Last week, a spokeswoman for the Information Technology Association of America , a Washington D.C.-based IT analysis and public policy “think tank,” said the Department of Labor never collaborated with those who would be most affected by such regulations: businesses and telecommuters.

“We felt that if the Department of Labor was going to come down with such a decision that they should have spoken with the industries that use telecommuting the heaviest,” said ITAA spokeswoman, Tinabeth Burton. “They did not do that.”

What do businesses do now?
Though OSHA withdrew its letter, employers are still at a loss as to how OSHA regulations apply to telecommuters, said Gil Gordon, a Monmouth Junction, NJ, telecommuting consultant.

“An employer right now, for example, could not go to OSHA and say, ‘Give me a list of the requirements I must meet for telecommuters,’“ said Gordon. “That whole flap last week caused them to pull back from even appearing as if they accidentally had any regulations promoting it, and now they’re entering into this idea of studying it and a nationwide debate, all of which is fine.”

In the meantime, many companies are at a loss to determine if their telecommuting practices are sound or if they’re opening themselves to liability. If you’re a CIO, you should take steps to structure your telecommuting program, Martin said.

“We recommend a formal program that entails buy-in from the top down and bottom up,” she said.

Such an effort would include involving human resources, IT, facilities management, and finance. Workers and employers should agree on memorandums of understanding, which outline a worker’s responsibilities.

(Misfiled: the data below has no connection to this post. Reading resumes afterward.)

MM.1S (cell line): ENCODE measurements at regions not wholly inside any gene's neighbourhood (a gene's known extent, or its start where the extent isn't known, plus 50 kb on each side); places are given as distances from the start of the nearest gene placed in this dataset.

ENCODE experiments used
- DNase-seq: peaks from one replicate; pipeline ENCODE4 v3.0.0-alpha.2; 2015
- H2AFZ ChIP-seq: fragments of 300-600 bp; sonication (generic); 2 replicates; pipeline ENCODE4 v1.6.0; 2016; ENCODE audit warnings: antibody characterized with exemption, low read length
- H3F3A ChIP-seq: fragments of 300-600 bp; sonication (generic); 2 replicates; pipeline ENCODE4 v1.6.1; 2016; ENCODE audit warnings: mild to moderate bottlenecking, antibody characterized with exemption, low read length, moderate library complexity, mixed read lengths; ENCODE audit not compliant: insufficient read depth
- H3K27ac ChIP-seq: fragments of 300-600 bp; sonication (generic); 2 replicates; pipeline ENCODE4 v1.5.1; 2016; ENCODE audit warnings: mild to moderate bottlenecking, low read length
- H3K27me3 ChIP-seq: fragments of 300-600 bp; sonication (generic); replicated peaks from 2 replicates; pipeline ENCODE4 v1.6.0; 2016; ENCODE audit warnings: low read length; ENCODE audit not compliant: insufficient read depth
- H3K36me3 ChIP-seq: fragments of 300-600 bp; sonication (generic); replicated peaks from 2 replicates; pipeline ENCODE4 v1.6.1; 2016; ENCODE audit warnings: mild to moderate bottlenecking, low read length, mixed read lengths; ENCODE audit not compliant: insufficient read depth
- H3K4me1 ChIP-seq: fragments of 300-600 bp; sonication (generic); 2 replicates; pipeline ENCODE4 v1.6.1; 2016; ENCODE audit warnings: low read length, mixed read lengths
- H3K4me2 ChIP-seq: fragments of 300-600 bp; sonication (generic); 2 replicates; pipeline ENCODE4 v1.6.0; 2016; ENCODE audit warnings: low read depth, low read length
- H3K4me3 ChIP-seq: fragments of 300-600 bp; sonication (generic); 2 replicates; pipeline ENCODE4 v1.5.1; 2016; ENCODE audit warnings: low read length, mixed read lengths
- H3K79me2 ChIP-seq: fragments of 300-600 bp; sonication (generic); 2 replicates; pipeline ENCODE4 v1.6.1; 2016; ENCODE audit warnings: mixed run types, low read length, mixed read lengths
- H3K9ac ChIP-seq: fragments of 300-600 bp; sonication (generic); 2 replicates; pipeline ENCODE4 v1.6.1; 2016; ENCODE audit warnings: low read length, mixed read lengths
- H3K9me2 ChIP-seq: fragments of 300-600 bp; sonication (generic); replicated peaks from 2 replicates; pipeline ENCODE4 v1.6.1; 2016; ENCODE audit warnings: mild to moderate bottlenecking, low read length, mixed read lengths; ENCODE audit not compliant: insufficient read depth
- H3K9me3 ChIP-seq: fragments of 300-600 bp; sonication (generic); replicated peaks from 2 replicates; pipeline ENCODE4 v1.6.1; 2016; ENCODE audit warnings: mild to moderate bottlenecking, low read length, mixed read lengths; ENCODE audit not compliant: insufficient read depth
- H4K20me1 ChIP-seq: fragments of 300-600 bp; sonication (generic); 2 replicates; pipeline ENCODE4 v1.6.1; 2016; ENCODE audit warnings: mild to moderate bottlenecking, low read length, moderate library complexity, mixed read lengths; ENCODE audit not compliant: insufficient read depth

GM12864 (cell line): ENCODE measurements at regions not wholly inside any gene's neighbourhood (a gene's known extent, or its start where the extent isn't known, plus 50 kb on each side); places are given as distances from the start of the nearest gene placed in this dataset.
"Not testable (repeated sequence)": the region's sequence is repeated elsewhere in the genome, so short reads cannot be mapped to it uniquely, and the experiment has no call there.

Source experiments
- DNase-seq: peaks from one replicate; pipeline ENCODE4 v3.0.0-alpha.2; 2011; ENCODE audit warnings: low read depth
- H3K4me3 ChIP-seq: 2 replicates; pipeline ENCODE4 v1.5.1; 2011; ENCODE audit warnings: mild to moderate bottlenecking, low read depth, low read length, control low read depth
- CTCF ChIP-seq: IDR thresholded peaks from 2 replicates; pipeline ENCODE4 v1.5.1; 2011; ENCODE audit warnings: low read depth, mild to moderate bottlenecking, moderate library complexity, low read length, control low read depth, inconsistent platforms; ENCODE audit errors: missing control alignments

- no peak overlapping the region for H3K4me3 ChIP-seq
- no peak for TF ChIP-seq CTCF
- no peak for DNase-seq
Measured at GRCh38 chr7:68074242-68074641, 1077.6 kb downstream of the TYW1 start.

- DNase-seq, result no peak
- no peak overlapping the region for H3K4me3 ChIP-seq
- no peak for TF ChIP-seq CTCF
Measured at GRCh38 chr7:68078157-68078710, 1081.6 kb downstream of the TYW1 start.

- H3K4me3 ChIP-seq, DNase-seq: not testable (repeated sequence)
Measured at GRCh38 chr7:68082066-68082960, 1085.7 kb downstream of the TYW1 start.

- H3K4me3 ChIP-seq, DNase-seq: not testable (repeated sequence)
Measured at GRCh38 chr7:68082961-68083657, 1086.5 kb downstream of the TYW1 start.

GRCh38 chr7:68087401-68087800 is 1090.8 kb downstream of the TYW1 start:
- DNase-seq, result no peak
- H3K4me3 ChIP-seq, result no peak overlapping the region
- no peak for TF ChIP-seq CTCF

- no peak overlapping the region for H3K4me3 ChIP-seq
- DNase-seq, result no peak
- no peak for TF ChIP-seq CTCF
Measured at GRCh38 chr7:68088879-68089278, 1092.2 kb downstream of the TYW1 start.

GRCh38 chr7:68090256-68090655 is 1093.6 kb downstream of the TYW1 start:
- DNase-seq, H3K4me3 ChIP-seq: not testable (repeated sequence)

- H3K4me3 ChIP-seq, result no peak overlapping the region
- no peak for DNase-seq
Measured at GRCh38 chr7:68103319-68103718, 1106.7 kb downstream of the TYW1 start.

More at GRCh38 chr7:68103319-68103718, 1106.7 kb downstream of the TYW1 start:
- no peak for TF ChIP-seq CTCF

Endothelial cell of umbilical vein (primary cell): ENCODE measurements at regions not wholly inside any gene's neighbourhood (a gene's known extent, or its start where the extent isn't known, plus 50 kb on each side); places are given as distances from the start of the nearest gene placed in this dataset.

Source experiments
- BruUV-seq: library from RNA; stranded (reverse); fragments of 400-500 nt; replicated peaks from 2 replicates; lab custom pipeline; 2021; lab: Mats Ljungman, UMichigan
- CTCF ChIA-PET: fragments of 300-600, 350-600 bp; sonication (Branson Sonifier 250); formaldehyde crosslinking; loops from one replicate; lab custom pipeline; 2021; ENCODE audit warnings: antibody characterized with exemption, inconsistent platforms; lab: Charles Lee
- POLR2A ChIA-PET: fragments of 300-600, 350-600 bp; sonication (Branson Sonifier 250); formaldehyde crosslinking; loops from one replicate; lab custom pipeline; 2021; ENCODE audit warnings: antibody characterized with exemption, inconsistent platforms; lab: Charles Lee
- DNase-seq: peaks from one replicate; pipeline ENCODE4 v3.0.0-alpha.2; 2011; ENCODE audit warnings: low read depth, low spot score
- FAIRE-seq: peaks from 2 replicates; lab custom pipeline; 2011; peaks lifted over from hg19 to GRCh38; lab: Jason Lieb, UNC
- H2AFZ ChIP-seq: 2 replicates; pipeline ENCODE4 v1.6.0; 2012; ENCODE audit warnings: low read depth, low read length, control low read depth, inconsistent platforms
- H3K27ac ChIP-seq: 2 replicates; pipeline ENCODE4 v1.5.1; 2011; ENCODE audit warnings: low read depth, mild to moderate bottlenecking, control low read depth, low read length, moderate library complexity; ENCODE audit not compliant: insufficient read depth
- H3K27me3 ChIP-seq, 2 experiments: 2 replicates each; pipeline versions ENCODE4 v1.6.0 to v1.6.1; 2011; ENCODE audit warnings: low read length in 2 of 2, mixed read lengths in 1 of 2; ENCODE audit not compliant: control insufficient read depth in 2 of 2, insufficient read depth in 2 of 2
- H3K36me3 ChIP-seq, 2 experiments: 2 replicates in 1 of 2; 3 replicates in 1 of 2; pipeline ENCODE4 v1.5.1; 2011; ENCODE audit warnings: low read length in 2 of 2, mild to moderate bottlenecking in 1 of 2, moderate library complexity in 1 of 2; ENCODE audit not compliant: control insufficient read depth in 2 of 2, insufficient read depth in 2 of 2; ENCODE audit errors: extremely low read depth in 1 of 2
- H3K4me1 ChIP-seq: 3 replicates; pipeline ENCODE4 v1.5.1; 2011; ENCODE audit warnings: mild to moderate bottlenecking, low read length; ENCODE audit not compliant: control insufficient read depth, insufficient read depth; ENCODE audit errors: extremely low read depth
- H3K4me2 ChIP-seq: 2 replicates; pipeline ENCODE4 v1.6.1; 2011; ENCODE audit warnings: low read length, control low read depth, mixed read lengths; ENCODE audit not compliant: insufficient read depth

Workers should also be trained on how to maintain a safe home office, she said.

Who is responsible for the safety of telecommuters?
Despite the beliefs of some that government has no place in a telecommuter’s home, Gordon contends that businesses have a responsibility to their employees’ safety, no matter where they’re working.

”I do think that OSHA has a role here, in the sense that there are more and more people working away from the office in this fashion,” he said.

But Gordon added that common sense should prevail. If OSHA does issue solid guidelines on telecommuting, they will be minimal and, almost certainly, wouldn’t call for OSHA’s inspections of home offices.

“We’re not going to be concerned about whether a telecommuter’s child left a bar of soap on the shower floor;” he said. “There has to be a pretty clear relationship between the incident and what the person is being paid to do.”

One area where employers or employees may take an active role in ensuring safety is by providing proper furniture, especially for an employee spending at least three days a week at home.

“I think it’s a cheap kind of insurance to buy, and certainly if that employer feels that responsibility in the office for the same job, then the person doing the job away from the office shouldn’t be any less covered,” he said.

What OSHA should do
While no dates have been set yet by the Department of Labor to discuss a business’ responsibility to its telecommuting employees, Cleary said OSHA should make it clear that businesses can continue the practice.

“They should make a clear policy statement that for the casual telecommuter, the employer has no liability,” he said. “OSHA has no reach into the employee’s home.”

“I think what we have to do is take a very, very cautious approach,” Martin said. “They should take a thorough approach to the balance between all those reasons why telework is the new way to work and the ethics of privacy.”
Has OSHA’s policy interpretation forced you to take another look at how you work with employees who telecommute? What other issues does this raise? What is the best way to ensure that telecommuters are working in a safe environment? Post a comment below and tell us or send us an e-mail .